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War on Leaks Is Pitting Journalist vs. Journalist

August 26, 2013

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A supporter of Wikileaks and Pfc. Bradley Manning, who now uses the name Chelsea. Wikileaks been criticized by some journalists for its role in publishing Private Manning’s documents.

A supporter of Wikileaks and Pfc. Bradley Manning, who now uses the name Chelsea. Wikileaks been criticized by some journalists for its role in publishing Private Manning’s documents.

A disgruntled loner with access to military secrets comes across documents that pull back the veil on government actions in a lost war and decides for a variety of reasons, some noble and some personal, to share them with the world.

That was Daniel Ellsberg in 1969, and for his efforts, which became the publication of the Pentagon Papers, he was investigated and indicted, but eventually he was hailed as a hero and enshrined in the journalistic canon.

Today that role has been taken up by Pfc. Bradley E. Manning (who now wants to be known as Chelsea) and Edward J. Snowden. Their chances of being widely declared heroes aren’t nearly as great: Private Manning was sentenced to 35 years in prison last week, and Mr. Snowden, who revealed documents showing the extent of surveillance by the National Security Agency, is still hiding in Russia beyond the reach of the United States government.

Perhaps they got what’s coming to them. They knew, or should have known, the risks of revealing information entrusted to them, and decided to proceed. Like almost all whistle-blowers, they are difficult people with complicated motives.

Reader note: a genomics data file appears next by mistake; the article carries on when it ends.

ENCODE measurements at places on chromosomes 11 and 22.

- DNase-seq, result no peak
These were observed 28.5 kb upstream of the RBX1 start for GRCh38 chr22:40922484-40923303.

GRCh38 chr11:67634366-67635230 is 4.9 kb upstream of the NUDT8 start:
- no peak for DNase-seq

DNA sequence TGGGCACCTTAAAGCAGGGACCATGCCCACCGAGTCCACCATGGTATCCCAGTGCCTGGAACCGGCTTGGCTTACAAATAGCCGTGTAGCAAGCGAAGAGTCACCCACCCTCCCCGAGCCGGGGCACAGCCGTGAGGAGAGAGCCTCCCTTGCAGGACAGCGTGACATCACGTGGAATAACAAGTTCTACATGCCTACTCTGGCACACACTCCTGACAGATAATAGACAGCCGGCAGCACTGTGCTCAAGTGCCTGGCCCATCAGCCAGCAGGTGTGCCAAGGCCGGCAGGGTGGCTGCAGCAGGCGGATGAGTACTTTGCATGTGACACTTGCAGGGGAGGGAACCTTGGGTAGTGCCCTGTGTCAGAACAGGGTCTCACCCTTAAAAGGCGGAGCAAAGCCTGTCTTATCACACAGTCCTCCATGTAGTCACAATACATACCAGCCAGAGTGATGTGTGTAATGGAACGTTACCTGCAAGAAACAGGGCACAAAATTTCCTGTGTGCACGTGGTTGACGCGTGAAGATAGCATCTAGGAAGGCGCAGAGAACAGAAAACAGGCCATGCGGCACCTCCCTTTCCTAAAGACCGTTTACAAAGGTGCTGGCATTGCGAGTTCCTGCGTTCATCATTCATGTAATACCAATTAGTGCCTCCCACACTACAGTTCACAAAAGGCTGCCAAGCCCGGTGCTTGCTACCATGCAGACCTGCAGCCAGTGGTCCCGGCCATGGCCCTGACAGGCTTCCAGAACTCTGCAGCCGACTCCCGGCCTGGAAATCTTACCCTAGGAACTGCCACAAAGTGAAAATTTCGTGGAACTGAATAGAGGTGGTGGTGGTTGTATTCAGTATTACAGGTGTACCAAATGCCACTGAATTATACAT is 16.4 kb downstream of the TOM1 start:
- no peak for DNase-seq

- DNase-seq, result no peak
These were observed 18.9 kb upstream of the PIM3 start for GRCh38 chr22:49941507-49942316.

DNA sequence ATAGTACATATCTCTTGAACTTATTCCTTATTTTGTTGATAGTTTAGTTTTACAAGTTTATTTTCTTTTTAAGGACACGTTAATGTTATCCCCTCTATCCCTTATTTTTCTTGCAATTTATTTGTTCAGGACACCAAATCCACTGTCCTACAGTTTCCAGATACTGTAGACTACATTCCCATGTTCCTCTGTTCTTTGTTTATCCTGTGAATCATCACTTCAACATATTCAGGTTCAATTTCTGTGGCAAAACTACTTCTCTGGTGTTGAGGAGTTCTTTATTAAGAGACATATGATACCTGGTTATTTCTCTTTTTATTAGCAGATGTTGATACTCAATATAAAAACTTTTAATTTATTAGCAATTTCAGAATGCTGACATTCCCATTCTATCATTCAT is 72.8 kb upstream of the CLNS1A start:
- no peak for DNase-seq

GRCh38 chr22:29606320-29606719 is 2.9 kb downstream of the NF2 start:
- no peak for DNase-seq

So, too, are the journalists who aid them. It’s not surprising that Julian Assange, the founder of WikiLeaks, who brokered the publishing of Private Manning’s documents, and Glenn Greenwald, the columnist for The Guardian who has led the Snowden revelations, have also come under intense criticism.

What is odd is that many pointing the finger are journalists. When Mr. Greenwald was on “Meet the Press” after the first round of N.S.A. articles, the host, David Gregory, seemingly switched the show to “Meet the Prosecutor.” He asked, “To the extent that you have aided and abetted Snowden, even in his current movements, why shouldn’t you, Mr. Greenwald, be charged with a crime?”

Jeffrey Toobin, who works for both CNN and The New Yorker, called Mr. Snowden “a grandiose narcissist who belongs in prison.” This week, he called David Miranda, Mr. Greenwald’s partner who was detained by British authorities for nine hours under antiterror laws, the equivalent of a “drug mule.”

Mr. Assange has also come under withering criticism, including in the pages of The New York Times, which accused him, among other things, of not smelling very nice as we cooperated with WikiLeaks in publishing reams of articles in July 2010 based on the revelations from Private Manning.

This week, Michael Grunwald, a senior national correspondent at Time, wrote on Twitter: “I can’t wait to write a defense of the drone strike that takes out Julian Assange.” (He later apologized, perhaps reasoning that salivating over the killing of anyone was in poor taste.)

What have Mr. Assange and Mr. Greenwald done to inspire such rancor from other journalists? Because of the leaks and the stories they generated, we have learned that in the name of tracking terrorists, the N.S.A. has been logging phone calls and e-mails for years, recorded the metadata of correspondence between Americans, and in some instances, dived right into the content of e-mails. The WikiLeaks documents revealed that the United States turned a blind eye on the use of torture by our Iraqi allies, and that an airstrike was ordered to cover up the execution of civilians. WikiLeaks also published a video showing a United States Army helicopter opening fire on a group of civilians, including two Reuters journalists. Read more in the New York Times.

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